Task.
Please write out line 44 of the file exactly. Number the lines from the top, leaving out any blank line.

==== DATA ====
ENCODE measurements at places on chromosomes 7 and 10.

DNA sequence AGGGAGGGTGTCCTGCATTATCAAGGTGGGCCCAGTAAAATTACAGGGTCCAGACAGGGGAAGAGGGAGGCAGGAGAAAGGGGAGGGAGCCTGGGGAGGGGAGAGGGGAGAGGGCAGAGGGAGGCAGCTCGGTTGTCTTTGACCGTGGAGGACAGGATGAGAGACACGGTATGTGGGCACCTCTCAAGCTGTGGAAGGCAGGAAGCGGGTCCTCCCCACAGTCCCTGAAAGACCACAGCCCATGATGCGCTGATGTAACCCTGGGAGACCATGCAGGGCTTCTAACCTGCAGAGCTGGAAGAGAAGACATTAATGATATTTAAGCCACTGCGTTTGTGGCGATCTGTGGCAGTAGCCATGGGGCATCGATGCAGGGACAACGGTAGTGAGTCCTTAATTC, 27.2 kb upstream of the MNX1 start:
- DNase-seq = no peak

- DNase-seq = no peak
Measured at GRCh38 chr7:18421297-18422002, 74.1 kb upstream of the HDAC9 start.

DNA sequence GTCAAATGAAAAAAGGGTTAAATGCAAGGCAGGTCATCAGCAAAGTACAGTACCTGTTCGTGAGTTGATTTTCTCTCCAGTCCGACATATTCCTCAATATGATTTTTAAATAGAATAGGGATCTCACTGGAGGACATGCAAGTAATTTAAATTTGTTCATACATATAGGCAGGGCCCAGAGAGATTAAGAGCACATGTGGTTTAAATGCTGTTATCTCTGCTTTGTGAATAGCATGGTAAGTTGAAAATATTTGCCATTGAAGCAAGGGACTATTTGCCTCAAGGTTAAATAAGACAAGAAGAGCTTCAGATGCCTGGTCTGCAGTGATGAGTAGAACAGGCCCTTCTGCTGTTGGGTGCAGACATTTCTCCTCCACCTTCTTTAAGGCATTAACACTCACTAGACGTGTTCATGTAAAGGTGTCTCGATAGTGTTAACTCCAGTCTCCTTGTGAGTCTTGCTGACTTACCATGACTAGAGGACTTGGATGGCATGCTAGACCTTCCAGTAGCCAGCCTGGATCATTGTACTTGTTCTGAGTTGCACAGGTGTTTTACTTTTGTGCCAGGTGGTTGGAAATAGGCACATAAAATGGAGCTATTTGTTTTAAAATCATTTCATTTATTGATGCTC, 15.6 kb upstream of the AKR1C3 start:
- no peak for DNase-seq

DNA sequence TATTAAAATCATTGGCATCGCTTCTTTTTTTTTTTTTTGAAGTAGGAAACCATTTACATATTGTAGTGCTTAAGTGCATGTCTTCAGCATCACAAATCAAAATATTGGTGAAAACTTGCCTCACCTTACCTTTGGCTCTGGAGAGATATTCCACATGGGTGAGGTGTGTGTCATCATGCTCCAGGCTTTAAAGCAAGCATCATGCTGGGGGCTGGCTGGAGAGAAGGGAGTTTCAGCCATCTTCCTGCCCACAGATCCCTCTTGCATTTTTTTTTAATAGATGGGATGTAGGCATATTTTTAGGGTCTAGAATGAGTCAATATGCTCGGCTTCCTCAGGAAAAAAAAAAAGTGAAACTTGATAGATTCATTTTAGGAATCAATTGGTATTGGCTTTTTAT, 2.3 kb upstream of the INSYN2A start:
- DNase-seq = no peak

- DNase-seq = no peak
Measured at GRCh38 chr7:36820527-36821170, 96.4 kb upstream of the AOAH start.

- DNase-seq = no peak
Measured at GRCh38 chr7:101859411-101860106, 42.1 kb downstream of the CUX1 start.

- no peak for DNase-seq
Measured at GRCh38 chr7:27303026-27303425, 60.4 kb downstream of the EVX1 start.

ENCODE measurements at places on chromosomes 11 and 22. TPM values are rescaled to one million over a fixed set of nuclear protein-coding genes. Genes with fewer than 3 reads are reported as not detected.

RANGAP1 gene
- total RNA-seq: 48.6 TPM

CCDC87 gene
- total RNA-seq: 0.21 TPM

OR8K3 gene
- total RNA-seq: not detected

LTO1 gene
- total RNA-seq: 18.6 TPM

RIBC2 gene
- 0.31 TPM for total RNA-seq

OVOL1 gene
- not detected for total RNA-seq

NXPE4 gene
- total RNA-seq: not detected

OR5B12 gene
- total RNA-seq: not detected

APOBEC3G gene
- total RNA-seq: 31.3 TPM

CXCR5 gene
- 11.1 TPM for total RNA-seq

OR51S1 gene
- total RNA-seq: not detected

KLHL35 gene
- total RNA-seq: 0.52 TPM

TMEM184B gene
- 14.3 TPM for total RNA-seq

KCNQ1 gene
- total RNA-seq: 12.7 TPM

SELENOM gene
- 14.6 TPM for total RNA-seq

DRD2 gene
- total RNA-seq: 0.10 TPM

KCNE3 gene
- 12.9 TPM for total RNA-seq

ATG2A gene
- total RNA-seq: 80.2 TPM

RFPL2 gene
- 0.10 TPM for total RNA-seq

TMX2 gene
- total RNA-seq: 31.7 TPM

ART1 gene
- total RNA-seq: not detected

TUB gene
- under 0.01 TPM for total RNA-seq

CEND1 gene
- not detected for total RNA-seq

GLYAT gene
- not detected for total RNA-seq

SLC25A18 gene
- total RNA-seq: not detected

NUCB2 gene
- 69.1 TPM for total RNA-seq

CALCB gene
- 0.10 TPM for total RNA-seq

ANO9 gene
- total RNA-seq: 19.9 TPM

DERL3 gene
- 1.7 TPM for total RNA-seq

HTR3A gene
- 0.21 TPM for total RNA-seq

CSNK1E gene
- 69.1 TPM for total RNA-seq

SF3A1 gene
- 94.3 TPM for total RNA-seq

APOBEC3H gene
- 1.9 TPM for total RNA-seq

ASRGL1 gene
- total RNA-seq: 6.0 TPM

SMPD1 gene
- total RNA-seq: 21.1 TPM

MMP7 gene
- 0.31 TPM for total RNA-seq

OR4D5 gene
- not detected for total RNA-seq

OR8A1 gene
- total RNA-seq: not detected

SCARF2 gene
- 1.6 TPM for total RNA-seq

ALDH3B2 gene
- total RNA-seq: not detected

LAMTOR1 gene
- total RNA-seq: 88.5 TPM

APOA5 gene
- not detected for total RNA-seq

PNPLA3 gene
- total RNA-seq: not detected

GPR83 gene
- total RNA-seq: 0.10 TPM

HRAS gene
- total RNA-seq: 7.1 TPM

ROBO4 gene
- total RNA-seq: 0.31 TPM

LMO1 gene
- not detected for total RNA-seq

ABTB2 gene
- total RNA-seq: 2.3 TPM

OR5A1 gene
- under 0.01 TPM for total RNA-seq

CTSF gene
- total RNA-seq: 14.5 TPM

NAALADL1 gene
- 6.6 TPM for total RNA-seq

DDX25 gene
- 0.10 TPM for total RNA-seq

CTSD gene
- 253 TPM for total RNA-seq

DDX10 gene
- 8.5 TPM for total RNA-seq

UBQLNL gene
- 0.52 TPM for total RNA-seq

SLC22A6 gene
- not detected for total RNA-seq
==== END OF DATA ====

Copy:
- total RNA-seq: 12.7 TPM